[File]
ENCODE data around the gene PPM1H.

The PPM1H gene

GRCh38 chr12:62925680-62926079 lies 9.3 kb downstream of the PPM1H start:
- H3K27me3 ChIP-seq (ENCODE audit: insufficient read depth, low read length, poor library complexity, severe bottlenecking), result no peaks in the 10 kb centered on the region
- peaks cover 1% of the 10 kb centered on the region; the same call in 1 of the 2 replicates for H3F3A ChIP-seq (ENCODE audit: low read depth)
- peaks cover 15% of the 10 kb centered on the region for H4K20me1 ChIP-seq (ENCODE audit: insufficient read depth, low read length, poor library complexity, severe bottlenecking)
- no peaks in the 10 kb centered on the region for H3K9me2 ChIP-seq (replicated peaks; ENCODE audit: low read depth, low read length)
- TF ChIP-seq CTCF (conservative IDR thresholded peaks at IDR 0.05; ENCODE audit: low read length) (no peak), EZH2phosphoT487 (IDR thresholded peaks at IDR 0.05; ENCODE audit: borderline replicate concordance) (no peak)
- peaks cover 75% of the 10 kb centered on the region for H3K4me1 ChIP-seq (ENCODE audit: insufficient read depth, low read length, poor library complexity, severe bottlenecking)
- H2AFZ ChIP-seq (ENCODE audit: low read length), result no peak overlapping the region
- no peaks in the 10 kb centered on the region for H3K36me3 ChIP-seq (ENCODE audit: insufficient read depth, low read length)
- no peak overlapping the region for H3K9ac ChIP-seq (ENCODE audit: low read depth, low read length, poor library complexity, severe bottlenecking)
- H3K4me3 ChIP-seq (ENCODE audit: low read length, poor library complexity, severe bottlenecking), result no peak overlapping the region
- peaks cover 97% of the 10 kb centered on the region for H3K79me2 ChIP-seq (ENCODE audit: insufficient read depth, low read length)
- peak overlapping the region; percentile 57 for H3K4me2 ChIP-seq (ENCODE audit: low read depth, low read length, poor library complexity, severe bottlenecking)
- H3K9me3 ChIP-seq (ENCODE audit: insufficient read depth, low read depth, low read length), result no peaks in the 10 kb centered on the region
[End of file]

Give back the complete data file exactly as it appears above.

ENCODE data around the gene PPM1H.

The PPM1H gene

GRCh38 chr12:62925680-62926079 lies 9.3 kb downstream of the PPM1H start:
- H3K27me3 ChIP-seq (ENCODE audit: insufficient read depth, low read length, poor library complexity, severe bottlenecking), result no peaks in the 10 kb centered on the region
- peaks cover 1% of the 10 kb centered on the region; the same call in 1 of the 2 replicates for H3F3A ChIP-seq (ENCODE audit: low read depth)
- peaks cover 15% of the 10 kb centered on the region for H4K20me1 ChIP-seq (ENCODE audit: insufficient read depth, low read length, poor library complexity, severe bottlenecking)
- no peaks in the 10 kb centered on the region for H3K9me2 ChIP-seq (replicated peaks; ENCODE audit: low read depth, low read length)
- TF ChIP-seq CTCF (conservative IDR thresholded peaks at IDR 0.05; ENCODE audit: low read length) (no peak), EZH2phosphoT487 (IDR thresholded peaks at IDR 0.05; ENCODE audit: borderline replicate concordance) (no peak)
- peaks cover 75% of the 10 kb centered on the region for H3K4me1 ChIP-seq (ENCODE audit: insufficient read depth, low read length, poor library complexity, severe bottlenecking)
- H2AFZ ChIP-seq (ENCODE audit: low read length), result no peak overlapping the region
- no peaks in the 10 kb centered on the region for H3K36me3 ChIP-seq (ENCODE audit: insufficient read depth, low read length)
- no peak overlapping the region for H3K9ac ChIP-seq (ENCODE audit: low read depth, low read length, poor library complexity, severe bottlenecking)
- H3K4me3 ChIP-seq (ENCODE audit: low read length, poor library complexity, severe bottlenecking), result no peak overlapping the region
- peaks cover 97% of the 10 kb centered on the region for H3K79me2 ChIP-seq (ENCODE audit: insufficient read depth, low read length)
- peak overlapping the region; percentile 57 for H3K4me2 ChIP-seq (ENCODE audit: low read depth, low read length, poor library complexity, severe bottlenecking)
- H3K9me3 ChIP-seq (ENCODE audit: insufficient read depth, low read depth, low read length), result no peaks in the 10 kb centered on the region